Our phylogenetic analysis of the newly generated mitogenomes in combination with published mitochondrial sequence data produced tree topologies in agreement with those of prior studies, with three well-supported clades across the northeastern distribution of Papio (Roos et al., 2021). As previously described, introgressive hybridization has led to discordances between species assignment and mitochondrial clades (Rogers et al., 2019; Sørensen et al., 2023; Zinner et al., 2009; Zinner et al., 2011). Our findings are notable for including specimens from previously unsampled or underrepresented regions, filling gaps in our knowledge of the distribution of mitochondrial clades. For instance, we report mitochondrial sequence data of baboons from regions previously unstudied, namely South Sudan and Sudan. We show that samples from South and southern Sudan, east of the White Nile, nest within the central olive baboon clade J, whereas samples from the coastal region of Sudan and east of the Blue Nile nest within the hamadryas clade G3. These findings expand the northern distributions of both clade J and clade G3 significantly, while also highlighting a strong geographic affinity between clade J and the Albertine Rift and (White) Nile Valley. Taxonomically, this clade corresponds with two subspecies recognized by Hill, 1970: P. a. heuglini and P. a. tesselatum.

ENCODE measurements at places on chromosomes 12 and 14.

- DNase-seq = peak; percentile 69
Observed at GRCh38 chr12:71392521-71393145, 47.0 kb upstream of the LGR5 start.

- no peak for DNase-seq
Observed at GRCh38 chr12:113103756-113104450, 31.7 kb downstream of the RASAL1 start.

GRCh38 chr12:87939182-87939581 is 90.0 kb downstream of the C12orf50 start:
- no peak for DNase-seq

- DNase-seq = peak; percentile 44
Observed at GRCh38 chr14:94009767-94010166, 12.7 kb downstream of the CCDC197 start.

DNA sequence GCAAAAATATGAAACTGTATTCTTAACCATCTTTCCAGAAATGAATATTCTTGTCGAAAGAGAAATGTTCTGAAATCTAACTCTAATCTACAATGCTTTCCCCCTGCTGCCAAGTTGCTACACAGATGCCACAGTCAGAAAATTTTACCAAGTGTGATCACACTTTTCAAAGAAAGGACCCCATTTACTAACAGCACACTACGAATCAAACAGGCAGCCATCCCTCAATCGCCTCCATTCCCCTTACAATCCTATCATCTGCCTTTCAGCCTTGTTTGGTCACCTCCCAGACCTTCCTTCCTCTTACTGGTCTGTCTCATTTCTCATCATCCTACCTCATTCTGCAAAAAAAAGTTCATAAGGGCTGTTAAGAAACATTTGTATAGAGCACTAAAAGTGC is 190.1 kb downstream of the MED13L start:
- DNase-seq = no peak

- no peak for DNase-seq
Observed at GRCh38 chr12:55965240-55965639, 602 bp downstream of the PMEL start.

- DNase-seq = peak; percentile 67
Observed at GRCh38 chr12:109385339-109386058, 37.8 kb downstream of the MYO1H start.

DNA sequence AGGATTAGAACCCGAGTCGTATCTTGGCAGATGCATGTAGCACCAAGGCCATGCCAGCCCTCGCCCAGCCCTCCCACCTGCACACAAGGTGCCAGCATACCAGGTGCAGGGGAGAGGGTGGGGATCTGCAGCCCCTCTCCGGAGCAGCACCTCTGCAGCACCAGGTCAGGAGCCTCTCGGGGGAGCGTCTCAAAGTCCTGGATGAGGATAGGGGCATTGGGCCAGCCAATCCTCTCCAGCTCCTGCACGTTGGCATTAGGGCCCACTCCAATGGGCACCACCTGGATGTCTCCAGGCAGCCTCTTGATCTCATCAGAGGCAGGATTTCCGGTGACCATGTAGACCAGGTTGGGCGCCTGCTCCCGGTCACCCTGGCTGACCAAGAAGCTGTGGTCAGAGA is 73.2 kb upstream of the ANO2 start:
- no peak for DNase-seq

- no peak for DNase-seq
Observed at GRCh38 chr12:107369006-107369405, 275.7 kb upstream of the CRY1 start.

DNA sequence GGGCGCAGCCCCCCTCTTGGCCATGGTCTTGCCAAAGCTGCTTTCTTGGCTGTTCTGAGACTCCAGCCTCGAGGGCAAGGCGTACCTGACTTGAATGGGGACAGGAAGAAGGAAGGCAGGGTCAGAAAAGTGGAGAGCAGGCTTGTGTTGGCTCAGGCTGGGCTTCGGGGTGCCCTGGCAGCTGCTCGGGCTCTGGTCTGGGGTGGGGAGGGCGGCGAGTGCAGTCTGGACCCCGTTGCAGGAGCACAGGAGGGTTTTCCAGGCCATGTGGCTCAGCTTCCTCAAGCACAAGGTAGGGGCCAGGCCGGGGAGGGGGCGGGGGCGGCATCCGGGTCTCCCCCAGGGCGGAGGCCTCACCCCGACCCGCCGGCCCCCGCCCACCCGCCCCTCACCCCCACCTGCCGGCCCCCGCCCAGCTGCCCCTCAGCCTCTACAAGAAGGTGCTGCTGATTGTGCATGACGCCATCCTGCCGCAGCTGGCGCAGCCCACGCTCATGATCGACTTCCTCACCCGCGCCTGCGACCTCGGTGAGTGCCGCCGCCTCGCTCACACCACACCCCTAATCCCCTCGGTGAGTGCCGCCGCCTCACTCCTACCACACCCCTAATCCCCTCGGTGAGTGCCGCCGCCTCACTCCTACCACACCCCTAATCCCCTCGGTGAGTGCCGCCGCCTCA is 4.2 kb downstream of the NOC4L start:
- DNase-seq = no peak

A mummified hamadryas baboon from Gabbanat el-Qurud (MHNL 51000172) yielded sufficient aDNA to produce a complete mitogenome, which fell unequivocally in subclade G3-Y (cf. Kopp et al., 2014b). Haplotype networks allowed us to further refine subclade G3-Y, which consists of P. hamadryas and P. anubis samples from Eritrea and P. anubis samples from neighbouring regions in Sudan. G3-Y also includes samples from the southern-most distribution of P. hamadryas on the Arabian Peninsula. Geographic stability of phylogenetic clades over millennia has been shown for other baboon populations (Mathieson et al., 2020), leading us to infer that MHNL 51000172 (or its maternal ancestor) originated in the region where clade G3-Y exists today. We cannot completely rule out an Arabian origin for MHNL 51000172, as our data does not cover the entire historic and present haplotype diversity there, but the tight clustering of the currently available Arabian sequences and distances in the HVRI network make an Arabian origin of MHNL 51000172 unlikely. Similarly, the close relationship with a sample of P. anubis from Sudan east of the Blue Nile (SMNS-Z-MAM-000584) could indicate trafficking of baboons along the Nile, as suggested for specimens of P. anubis recovered from Ptolemaic catacombs (Brandon-Jones and Goudsmit, 2022; Peters, 2020) and the Predynastic site of Hierakonpolis (Van Neer et al., 2004). However, MHNL 51000172 was identified phenotypically as P. hamadryas (Lortet and Gaillard, 1907), and the distribution of hamadryas baboons is restricted to more eastern regions (Figure 2). If the distributions of baboons in northeastern Africa have remained roughly stable within the last 2500 y (as supported by ecological niche modelling; Chala et al., 2019), the region in Sudan east of the Blue Nile and west of the Atbarah River could not have served as a source region for hamadryas baboons. Thus, it stands to reason that MHNL 51000172 (or its maternal ancestor) was captured in present-day Eritrea (or close neighbouring regions) and trafficked to Egypt. The value of this finding is twofold. First, it connects the mummified baboon to populations that live today in Eritrea and eastern Sudan, between 13° and 20° latitude. Second, it corroborates the reports of Greco-Roman historians, who described Eritrea, and specifically Adulis, as the sole source of P. hamadryas for Ptolemaic Egyptians.